Thousands of second-hand motor vehicle spare parts dealers are staring at a bleak future after the Kenya Bureau of Standards (Kebs) moved to enforce a tough restriction on the importation of used car parts.
The standards agency, in a notice sent out to pre-shipment cargo inspectors, has specified 17 categories of second-hand spare parts that are banned from entry into the country in a policy shift intended to rid the market of the used car parts.
The policy change is part of the government’s agenda to gradually phase out second-hand vehicles with the ultimate aim of creating substantial demand for new, locally-assembled vehicles.
The Ministry of Industrialisation has been developing regulations in the controversial National Automotive Policy intended to restrict import of used cars that are older than five years, arguing that this will boost local manufacturers and create high-quality jobs in the long run.
The law currently allows import of second-hand vehicles that are up to eight years old.
Kebs Corporate Communications Manager Phoebe Gituku said the restriction applies only to used car parts and does not put any barriers for importers of new spares.
The Kebs notice is pegged on the agency’s standard KS2190:2013. This requires that parts like tyres, tie-rod-ends, bearings, spark plugs, clutch plates, brake pads, tubes, brake hose pipes, rubber bushes, filters, pressure plates, rack ends, ball joints, break and clutch cables among others are to be imported only as new.
“The used motor vehicle spare parts are not to be imported. This is outlined in the Standard and implementation began in March 2018. Kebs has only restricted the used spare parts, not new ones,” said Ms Gituku.
The move could be a blow to the hundreds of thousands of motorists who heavily rely on used motor vehicle spares, which are relatively cheaper and of better quality than new imports that mainly come from China, Taiwan, India and Indonesia.
Tens of thousands of Kenyans are engaged in the used parts trade, mainly based in Nairobi’s Kirinyaga Road, Grogon and industrial areas with others scattered across major towns around the country.
The used parts are mainly imported from Japan and Dubai.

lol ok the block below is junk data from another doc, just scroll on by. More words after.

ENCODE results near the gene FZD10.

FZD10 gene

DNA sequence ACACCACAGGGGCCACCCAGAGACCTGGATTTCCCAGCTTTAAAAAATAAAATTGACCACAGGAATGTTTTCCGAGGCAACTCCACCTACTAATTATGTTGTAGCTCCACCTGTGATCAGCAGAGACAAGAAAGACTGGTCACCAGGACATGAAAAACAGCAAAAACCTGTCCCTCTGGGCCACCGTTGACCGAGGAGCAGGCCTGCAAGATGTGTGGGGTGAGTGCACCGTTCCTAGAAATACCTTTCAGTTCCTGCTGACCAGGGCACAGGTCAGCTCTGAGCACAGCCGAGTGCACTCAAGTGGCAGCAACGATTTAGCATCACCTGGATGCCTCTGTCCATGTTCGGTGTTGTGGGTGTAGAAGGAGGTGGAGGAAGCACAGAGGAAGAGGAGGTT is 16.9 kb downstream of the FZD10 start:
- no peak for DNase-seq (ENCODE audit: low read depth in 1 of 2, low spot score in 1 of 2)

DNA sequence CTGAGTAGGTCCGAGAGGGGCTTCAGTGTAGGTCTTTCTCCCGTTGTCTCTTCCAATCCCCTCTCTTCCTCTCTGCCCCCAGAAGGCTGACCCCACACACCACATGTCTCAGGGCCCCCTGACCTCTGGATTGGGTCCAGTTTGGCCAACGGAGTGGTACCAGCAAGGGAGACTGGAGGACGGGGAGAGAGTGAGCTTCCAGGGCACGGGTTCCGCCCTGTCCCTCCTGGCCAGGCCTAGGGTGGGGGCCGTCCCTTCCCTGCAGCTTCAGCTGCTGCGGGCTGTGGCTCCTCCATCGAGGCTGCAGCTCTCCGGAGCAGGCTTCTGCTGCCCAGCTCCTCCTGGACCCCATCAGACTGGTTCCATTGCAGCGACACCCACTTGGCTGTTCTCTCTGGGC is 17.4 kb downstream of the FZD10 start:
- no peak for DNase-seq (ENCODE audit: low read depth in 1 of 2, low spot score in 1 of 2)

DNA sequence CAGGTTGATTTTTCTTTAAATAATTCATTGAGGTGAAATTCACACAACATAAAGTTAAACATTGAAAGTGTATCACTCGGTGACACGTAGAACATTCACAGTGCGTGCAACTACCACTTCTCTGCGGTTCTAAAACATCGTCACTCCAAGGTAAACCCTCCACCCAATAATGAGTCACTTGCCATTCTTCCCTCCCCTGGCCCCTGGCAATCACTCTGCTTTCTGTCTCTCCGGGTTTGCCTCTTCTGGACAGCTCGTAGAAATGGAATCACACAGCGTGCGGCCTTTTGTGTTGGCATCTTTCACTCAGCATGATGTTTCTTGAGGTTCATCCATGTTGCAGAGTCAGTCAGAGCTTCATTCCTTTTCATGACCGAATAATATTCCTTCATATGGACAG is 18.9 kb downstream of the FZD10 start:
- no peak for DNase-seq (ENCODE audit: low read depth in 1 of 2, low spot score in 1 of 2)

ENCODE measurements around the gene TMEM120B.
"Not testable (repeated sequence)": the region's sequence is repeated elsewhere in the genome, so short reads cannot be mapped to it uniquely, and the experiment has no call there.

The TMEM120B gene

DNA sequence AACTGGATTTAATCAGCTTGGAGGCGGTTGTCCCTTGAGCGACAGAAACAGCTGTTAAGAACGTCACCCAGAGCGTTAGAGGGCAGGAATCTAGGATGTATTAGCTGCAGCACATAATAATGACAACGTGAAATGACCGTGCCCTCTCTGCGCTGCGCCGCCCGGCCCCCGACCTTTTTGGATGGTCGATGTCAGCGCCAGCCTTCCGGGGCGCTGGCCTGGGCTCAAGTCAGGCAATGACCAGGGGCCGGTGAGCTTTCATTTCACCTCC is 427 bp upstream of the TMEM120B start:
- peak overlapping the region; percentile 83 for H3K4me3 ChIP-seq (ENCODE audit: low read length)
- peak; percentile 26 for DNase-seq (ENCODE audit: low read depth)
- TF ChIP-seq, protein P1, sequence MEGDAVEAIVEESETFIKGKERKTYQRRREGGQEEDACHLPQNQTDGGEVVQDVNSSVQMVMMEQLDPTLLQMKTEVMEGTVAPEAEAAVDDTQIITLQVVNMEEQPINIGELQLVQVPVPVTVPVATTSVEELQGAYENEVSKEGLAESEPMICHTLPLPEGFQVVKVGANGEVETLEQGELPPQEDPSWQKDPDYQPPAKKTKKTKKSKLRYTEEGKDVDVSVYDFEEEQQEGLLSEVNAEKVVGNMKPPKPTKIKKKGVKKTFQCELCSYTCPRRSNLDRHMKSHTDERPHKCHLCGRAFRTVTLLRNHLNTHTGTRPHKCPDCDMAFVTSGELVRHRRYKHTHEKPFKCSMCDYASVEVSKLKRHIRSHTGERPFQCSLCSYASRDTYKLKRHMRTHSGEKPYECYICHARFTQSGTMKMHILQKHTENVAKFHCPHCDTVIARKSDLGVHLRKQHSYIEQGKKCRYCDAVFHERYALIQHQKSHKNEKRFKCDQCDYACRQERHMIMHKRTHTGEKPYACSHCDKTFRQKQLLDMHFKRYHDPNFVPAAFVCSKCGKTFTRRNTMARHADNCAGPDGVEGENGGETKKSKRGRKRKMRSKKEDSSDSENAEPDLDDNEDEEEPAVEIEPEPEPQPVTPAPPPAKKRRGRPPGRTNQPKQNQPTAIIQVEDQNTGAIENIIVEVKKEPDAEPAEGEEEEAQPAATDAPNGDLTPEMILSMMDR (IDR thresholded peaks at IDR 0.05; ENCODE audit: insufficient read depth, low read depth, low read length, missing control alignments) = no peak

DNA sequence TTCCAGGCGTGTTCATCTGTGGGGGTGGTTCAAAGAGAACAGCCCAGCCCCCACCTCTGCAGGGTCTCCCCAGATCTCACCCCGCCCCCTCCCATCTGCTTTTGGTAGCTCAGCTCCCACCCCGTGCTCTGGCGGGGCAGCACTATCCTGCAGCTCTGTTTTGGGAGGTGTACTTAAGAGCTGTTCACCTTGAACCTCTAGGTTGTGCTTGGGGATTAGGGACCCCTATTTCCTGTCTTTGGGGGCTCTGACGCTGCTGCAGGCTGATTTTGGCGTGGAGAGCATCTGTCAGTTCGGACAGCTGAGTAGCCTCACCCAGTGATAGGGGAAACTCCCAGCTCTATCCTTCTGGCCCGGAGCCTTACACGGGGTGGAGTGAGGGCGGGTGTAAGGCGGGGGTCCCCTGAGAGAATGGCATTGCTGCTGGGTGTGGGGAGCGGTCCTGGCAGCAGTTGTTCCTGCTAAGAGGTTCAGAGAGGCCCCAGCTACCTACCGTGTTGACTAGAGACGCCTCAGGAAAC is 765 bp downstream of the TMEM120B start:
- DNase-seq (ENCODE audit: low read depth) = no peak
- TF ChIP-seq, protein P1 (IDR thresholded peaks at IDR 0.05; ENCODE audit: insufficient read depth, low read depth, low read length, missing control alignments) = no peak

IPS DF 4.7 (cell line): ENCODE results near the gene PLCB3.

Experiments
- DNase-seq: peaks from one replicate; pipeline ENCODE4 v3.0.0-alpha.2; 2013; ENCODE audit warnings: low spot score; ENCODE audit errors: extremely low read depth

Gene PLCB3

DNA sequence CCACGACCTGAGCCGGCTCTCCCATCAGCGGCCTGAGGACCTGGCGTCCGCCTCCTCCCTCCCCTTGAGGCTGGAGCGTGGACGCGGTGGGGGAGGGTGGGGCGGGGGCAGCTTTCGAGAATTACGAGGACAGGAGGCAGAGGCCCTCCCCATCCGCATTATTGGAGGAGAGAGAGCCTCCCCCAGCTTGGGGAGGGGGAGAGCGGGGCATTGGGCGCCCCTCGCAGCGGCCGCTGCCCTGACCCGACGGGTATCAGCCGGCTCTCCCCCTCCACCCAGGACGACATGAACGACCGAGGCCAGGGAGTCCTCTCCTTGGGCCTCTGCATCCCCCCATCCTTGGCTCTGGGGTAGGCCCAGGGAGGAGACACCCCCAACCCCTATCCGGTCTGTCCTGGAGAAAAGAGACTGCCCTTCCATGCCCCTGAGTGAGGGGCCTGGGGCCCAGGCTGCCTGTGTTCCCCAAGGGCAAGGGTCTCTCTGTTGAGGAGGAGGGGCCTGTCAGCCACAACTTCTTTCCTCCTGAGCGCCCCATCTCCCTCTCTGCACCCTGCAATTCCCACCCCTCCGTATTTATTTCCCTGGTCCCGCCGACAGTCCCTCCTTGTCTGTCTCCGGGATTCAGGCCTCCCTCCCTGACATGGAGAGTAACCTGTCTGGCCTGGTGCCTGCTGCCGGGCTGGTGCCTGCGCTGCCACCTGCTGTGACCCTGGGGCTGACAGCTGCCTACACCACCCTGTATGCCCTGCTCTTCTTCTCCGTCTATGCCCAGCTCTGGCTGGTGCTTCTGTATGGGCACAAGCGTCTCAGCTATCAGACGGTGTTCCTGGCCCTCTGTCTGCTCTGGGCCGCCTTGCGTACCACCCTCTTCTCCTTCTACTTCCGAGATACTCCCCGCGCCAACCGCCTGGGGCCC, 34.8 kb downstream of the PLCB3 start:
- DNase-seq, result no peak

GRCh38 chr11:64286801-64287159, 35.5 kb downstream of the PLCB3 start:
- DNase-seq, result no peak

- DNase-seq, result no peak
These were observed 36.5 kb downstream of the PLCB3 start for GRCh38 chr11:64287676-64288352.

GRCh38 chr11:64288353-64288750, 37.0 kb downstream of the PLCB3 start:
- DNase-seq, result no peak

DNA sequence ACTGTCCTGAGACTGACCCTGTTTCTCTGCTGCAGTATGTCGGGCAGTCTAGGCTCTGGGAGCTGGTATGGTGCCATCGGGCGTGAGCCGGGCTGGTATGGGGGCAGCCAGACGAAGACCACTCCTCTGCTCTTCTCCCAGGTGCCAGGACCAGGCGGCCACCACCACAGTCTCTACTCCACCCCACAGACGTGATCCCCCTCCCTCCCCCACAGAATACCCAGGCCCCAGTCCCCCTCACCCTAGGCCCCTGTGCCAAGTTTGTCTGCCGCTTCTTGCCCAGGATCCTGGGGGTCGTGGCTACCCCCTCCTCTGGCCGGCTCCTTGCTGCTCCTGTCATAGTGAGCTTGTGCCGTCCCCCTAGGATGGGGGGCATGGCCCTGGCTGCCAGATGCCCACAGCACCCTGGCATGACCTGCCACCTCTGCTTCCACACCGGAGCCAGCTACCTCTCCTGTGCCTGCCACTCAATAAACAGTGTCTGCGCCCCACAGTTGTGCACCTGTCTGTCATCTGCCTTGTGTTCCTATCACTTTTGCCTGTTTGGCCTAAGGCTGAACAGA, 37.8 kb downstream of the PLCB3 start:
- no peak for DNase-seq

The Economic Survey 2019 shows that Kenyans spent Sh10.1 billion last year on importation of motor vehicle spare parts, most of which were second-hand, based on motorists’ preference.
Several motor vehicle industry stakeholders who spoke to the Business Daily said the ban was retrogressive and it will only deny motorists the ‘better quality’ used spares.
Others saw the ban as a concealed effort to start implementing recommendations in the draft National Automotive Policy that is yet to be agreed on by all stakeholders.
The Kenya Auto Bazaar Association secretary-general, Charles Munyori, said the proposal will unfairly punish users of second-hand spare parts.
“I don’t think they are being genuine and you can see the whole conspiracy from the new motor vehicle dealers to take over the spares market as well. The government is not likely to achieve much because even the salvage motor vehicles still generate a significant portion of the second-hand parts. Some of the so called new parts are fake and break down very fast,” said Mr Munyori.
A source within Kebs said the ban was originally intended to target parts with fast wear and tear but was expanded to target others that the government felt could be sourced locally.
The Kenya Used Motor Parts Importers Association (KUMPIA), a lobby group of used car parts dealers, said members stand to suffer huge losses from the proposed policy changes.
KUMPIA Secretary-General Eliud Riika said the restriction does not just make import difficult but also complicates compliance for shipping of certain parts that are hard to import in the prescribed manner by the standards body.
“It is not realistic to allow people to import used cars from Japan and then restrict imports of parts. We have invested a lot in this trade, we usually buy used cars in Japan before (extracting) parts from them, we don’t just buy parts as isolated materials the way some people may imagine,” said Mr Riika.
According to him, it takes considerable labour and time to source the parts which many motorist favour due to their durability and fairer cost.
In the draft automotive policy, Kenya hopes to gradually and systematically reduce and eliminate the importation of used vehicles and used parts share in the domestic market by promoting assembly and production of automotive products locally.
The government has continually blamed the importation of used motor vehicles and used spares for the dismal performance of the local vehicles assembly plants that are operating at an average of 16 percent, producing just about 5,000 vehicles against an installed capacity of 34,000 vehicles in a single shift.
“To address the challenges affecting the vehicle industry, including the lack of dedicated legal, institutional regulatory framework, importation of parts by franchise holders instead of procuring from local parts manufacturers, influx of used fully-built units, among others, the National Automotive Policy was developed,” reads a February 2019 draft of the policy released by the Ministry of Trade and Industrialisation.
Majority of the restricted spares listed in the Kebs notice also appear in the draft policy as manufactured locally, indicating a link between the ban and the drive for the new policy meant to kick off in July.
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